How to keep the heroes who keep the world running from running away
Slack: May 12, 2020 - At 4:30pm PST, Slack stopped sending messages. Workers were cut off from their primary source of communication with their teams. It didn’t come back online for almost three hours.
Gmail: August 20, 2020 - For more than four hours, Gmail users couldn’t send emails. Some waited almost six, while other apps in gSuite were also inaccessible.
Zoom: August 24, 2020 - Schools were already struggling to start the school year online, and then Zoom went down on Monday morning, just as students were diving into the strange new world of remote learning. It didn’t come back online for almost four hours.
Outages have always been painful and costly, but in today’s pandemic world, businesses and schools have never relied more heavily on technology to function. An outage today means that daily life for millions of people grinds to a halt when a major service goes down, and yet with unprecedented strain on systems, outages are par for the course. The next major outage isn’t a question of if, but when.
After taking a moment to celebrate the on-call heroes who work all night to resolve issues and restart services that millions of people rely on, I’d like to delve into an acute challenge facing many engineering orgs today: how to keep those heroes from fleeing for greener, pager-free pastures.
There are currently over 100,000 openings for DevOps and SRE positions in the US alone. Before the world moved online, there was already incredible pressure to hire the coveted skillset required to manage complex modern stacks, and now, with years of digital transformation stuffed into a few months, many orgs are in desperate need to keep the engineers they have, all while on-call life is more painful than it’s ever been.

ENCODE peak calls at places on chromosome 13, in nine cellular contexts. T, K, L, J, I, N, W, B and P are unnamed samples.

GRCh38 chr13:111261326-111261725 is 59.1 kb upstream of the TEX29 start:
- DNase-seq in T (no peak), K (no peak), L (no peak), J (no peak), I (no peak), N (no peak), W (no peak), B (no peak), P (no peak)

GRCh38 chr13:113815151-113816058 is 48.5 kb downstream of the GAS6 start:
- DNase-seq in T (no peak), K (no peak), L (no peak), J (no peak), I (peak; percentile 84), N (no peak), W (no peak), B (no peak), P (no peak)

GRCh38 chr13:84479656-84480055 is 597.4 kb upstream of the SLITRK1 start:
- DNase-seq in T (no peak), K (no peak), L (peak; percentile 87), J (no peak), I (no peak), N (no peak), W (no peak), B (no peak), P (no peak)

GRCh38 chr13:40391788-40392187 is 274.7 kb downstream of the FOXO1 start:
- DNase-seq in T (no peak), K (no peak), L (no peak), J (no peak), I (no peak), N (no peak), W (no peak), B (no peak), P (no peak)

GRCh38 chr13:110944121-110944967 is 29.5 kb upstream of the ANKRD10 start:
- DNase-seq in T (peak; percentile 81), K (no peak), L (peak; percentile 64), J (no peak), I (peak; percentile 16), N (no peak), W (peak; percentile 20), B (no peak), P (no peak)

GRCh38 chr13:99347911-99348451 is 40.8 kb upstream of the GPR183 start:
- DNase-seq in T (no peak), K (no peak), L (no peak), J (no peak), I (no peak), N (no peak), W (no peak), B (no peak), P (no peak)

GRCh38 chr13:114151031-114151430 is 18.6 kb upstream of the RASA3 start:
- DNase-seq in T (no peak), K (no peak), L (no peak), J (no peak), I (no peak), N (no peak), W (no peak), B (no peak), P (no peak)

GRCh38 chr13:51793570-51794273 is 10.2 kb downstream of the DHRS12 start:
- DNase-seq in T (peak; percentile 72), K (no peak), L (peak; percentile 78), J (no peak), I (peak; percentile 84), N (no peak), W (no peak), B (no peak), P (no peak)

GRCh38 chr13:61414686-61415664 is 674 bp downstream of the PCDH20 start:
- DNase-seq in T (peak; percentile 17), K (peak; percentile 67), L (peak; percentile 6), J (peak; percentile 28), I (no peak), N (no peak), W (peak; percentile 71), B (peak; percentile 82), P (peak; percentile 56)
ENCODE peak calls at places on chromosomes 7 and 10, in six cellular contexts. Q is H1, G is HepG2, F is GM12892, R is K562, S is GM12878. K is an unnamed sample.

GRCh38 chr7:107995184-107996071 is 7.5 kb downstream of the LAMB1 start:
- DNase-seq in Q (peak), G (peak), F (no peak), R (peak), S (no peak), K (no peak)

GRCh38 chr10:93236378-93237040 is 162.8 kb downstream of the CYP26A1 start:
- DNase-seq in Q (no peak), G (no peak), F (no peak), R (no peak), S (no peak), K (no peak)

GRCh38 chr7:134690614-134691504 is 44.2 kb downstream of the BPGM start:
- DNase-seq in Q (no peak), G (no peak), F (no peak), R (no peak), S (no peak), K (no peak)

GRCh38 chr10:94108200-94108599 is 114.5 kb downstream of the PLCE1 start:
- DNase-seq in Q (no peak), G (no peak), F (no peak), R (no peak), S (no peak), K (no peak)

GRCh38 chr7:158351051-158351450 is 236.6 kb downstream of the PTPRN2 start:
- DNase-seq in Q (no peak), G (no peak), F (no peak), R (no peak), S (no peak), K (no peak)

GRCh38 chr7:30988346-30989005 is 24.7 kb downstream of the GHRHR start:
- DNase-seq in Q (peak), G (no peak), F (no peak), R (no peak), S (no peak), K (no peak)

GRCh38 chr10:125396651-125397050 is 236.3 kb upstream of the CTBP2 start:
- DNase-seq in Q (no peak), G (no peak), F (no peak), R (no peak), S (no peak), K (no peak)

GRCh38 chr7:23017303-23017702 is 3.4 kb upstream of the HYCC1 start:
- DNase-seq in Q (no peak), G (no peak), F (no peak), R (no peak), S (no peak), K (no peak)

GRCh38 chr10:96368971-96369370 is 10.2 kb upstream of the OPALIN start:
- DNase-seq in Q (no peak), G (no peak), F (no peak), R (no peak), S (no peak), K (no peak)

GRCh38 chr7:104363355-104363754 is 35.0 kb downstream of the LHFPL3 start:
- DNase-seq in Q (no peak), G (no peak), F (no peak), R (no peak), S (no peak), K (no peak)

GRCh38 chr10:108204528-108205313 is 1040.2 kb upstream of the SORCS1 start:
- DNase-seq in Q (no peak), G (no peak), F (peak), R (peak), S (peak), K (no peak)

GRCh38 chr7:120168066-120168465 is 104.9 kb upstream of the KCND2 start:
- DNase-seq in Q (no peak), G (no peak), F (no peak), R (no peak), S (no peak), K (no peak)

So, how can engineering leaders keep their teams intact while still keeping the services that users rely on running?
A while back, I talked with Eric Mayers, a seasoned on-call veteran who has managed on-call engineering teams at Google, YouTube, YikYak, and beyond for twenty years. He and I met twelve years ago working for Google in Sydney, back when he was setting up one of Google’s first “follow the sun” global on-call engineering teams. In those conversations, we discussed his tips and tricks for managing and onboarding on-call remotely.
Today, we’ll dive deeper into the topic that is keeping many engineering leaders awake at night: how to retain the talented engineers who keep their stacks reliable.
Most people don’t become developers because they enjoy being awakened at 2am to fix a problem.
While some people may enjoy the adrenaline rush of resolving an incident in the heat of battle, chances are that they went into software engineering to build interesting stuff. That is one reason why Google, the inventor of SRE and author of the SRE handbook, places a 50% cap on the amount of ops work any SRE is assigned to do.
According to the Google SRE handbook, “This cap ensures that the SRE team has enough time in their schedule to make the service stable and operable… In practice, scale and new features keep SREs on their toes. Google’s rule of thumb is that an SRE team must spend the remaining 50% of its time actually doing development.”